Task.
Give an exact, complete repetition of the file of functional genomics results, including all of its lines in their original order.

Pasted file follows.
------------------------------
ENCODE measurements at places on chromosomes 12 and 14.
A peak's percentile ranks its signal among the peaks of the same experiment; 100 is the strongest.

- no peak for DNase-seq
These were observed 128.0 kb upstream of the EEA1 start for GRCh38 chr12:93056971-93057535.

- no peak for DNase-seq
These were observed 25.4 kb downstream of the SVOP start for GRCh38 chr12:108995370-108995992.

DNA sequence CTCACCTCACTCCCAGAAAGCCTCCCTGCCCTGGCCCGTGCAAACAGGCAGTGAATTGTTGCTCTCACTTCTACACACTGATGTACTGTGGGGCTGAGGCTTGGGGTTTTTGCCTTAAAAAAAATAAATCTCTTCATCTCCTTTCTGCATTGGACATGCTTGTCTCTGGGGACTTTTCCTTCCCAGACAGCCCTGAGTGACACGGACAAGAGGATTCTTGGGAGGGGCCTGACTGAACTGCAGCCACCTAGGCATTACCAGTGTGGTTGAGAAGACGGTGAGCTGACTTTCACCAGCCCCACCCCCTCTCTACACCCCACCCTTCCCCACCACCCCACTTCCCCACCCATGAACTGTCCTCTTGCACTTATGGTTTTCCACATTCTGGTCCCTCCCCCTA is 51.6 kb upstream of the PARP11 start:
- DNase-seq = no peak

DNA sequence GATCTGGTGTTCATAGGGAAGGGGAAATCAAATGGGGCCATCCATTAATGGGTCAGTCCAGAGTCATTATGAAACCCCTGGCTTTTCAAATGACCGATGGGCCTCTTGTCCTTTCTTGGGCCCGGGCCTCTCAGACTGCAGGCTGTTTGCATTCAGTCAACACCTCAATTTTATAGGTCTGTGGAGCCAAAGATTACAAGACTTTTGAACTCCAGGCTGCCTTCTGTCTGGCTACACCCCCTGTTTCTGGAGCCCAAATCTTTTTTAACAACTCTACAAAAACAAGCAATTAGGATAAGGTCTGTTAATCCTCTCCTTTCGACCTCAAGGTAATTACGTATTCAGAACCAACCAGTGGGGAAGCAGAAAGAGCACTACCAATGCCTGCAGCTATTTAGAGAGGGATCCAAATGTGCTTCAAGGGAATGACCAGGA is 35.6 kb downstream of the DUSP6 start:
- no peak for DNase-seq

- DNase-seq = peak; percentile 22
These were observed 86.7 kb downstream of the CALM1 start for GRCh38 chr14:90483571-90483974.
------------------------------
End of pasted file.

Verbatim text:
ENCODE measurements at places on chromosomes 12 and 14.
A peak's percentile ranks its signal among the peaks of the same experiment; 100 is the strongest.

- no peak for DNase-seq
These were observed 128.0 kb upstream of the EEA1 start for GRCh38 chr12:93056971-93057535.

- no peak for DNase-seq
These were observed 25.4 kb downstream of the SVOP start for GRCh38 chr12:108995370-108995992.

DNA sequence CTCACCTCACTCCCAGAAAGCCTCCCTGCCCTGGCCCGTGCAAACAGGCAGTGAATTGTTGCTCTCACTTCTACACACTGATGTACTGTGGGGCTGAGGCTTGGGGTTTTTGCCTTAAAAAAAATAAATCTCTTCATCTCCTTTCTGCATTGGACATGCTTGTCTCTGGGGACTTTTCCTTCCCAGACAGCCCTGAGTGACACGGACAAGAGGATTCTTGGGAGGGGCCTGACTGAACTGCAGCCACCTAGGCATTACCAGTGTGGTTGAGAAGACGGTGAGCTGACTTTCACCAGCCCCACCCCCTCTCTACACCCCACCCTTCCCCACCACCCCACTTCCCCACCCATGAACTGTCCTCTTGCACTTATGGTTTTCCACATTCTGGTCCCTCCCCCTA is 51.6 kb upstream of the PARP11 start:
- DNase-seq = no peak

DNA sequence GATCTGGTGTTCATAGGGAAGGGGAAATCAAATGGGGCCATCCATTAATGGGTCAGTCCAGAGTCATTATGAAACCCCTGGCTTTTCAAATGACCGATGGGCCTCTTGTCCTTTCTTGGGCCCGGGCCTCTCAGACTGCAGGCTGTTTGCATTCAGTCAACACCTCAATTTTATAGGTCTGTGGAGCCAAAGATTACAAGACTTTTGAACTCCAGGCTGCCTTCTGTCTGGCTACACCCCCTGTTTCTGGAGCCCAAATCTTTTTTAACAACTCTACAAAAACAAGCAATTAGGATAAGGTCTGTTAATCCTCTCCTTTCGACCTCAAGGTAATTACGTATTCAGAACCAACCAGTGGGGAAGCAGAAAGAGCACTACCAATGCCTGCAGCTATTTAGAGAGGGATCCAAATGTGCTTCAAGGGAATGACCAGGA is 35.6 kb downstream of the DUSP6 start:
- no peak for DNase-seq

- DNase-seq = peak; percentile 22
These were observed 86.7 kb downstream of the CALM1 start for GRCh38 chr14:90483571-90483974.